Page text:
So what has the global responses been so far, and what should it be?
Who Are Targeted GSI allies?
Russia is of course already supportive of China’s initiative. However, while so far EU-China trade ties remain intact, Europe is alarmed by Russia’s invasion of Ukraine and continuing to rethink its China ties. Despite the European roots of the principle of indivisible security, it seems there is no rush in Europe to get on board with the new China-led initiative.
Also, some neighboring countries, especially Vietnam and the Philippines, already do not see China acting in accordance with “indivisible security” in the South China Sea. If these countries are to be brought on board, China may need to make active concessions on maritime boundaries and allow neighboring coastal states access to some of the South China Sea resources – especially fish and minerals.
The Pacific countries are another target for China’s new security concept. However, as last week’s meeting with Foreign Minister Wang Yi proved, these countries will need more time to coordinate and discuss, as many did with the Belt and Road Initiative (BRI). The same is likely true for the Latin American and Caribbean region, also given their differentiated speed of engagement with BRI.
The African region is another target. Against the backdrop of existing security partnerships with African countries that adhere to the non-interference principle, many African governments are likely to see “indivisible security” as well aligned with their views on international security. Furthermore, like the BRI, the GSI could be seen by some African countries as an opportunity to have greater sway in global economics and politics.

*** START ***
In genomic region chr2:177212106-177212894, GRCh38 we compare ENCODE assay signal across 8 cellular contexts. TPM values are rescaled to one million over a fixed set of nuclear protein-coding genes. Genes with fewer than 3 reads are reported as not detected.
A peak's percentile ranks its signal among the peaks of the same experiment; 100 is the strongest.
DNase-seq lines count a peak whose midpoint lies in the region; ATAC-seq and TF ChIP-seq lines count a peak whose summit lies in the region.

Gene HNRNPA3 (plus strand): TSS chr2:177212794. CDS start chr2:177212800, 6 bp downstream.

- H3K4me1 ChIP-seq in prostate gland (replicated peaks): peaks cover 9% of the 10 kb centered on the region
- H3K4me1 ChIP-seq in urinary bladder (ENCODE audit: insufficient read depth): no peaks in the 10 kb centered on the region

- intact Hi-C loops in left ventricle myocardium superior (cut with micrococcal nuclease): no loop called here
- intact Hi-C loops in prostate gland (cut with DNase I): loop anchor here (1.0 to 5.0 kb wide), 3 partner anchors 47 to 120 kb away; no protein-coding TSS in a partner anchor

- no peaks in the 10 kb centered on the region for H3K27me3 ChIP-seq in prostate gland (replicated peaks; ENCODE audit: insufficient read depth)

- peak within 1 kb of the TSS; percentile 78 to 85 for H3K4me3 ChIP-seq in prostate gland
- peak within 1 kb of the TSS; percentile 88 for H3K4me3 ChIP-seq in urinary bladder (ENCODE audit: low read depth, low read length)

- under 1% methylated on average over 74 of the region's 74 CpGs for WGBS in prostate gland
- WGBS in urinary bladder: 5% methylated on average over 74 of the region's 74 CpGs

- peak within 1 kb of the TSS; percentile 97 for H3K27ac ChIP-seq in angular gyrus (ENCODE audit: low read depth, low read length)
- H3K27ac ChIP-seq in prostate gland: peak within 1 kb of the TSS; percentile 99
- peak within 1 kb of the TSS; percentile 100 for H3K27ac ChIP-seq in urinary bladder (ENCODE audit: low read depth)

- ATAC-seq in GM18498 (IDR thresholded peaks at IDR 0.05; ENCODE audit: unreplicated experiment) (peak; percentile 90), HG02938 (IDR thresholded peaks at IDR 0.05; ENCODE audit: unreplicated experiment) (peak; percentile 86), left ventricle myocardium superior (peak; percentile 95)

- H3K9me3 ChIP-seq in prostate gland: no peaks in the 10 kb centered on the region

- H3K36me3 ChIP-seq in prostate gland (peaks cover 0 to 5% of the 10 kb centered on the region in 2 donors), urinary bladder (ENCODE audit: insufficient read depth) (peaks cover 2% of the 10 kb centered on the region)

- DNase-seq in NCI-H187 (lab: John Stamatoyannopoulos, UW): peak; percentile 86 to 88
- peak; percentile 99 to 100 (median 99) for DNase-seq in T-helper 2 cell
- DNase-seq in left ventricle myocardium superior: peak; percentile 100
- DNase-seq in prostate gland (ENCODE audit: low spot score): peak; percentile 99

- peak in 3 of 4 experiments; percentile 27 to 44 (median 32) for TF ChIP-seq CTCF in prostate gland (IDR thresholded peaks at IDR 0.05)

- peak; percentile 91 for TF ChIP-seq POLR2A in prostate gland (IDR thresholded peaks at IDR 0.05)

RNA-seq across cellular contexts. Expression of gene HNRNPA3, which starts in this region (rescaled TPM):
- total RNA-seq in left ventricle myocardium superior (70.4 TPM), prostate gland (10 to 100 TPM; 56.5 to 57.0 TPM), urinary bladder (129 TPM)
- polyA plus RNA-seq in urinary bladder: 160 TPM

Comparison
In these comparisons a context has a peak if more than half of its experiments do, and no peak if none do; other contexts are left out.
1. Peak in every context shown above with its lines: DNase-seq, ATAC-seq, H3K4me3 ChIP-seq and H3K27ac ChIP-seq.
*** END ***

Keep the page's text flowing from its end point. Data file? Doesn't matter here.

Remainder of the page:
But if China really wants the GSI to be high impact in global terms, it is the South Asian region that is most critical to engage. In particular, India, like Africa, has 1.4 billion people – but unlike Africa, India is one state, with nuclear arms, a purchasing power which around 2024 will overtake the U.K., France, and Germany combined, and annual GDP growth of 8-9 percent. India is a rising global superpower. However, continuing border disputes, as well as China’s position regarding Pakistan and India’s conflict in Kashmir pose a catch. For India to buy in to China’s initiative, India needs have a clearer idea of how China’s principle of “indivisible security” would play out in relations with India itself. Indeed, the same can be said about Pakistan. But India is clearly ready to discuss with China and “sit on its own ground,” as Foreign Minister Jaishankar explained in a recent interview.
The concept of indivisible security is not novel. But by proposing the GSI, China is trying to show that it has practical ideas for the world, now in a new sphere. China has no shortage of ambition, and at a time the world is facing a multidimensional crisis, Beijing sees an opportunity. It is timely, and we’ve been here before.
Launched in 2013 as the “One Belt, One Road” policy, what evolved to become known as the Belt and Road Initiative was a fairly broad Chinese initiative around global economic partnerships. It was hazy at the beginning, but has continued to garner support, affect economic trends, and shape global economic cooperation, including the creation of the Asian Infrastructure Investment Bank (AIIB). Today, the BRI is still evolving, despite having acquired little to no engagement from Europe, Japan, or the U.S., even if these might have initially been aspirational ideal partners for China.
Perhaps this is what we should expect from China’s GSI. That said, whatever the strategy, China cannot create global governance by itself. Beijing needs major countries like India, Russia, and the continent of Africa to make the GSI truly global. Like the BRI, only time will tell whether China’s latest initiative will succeed.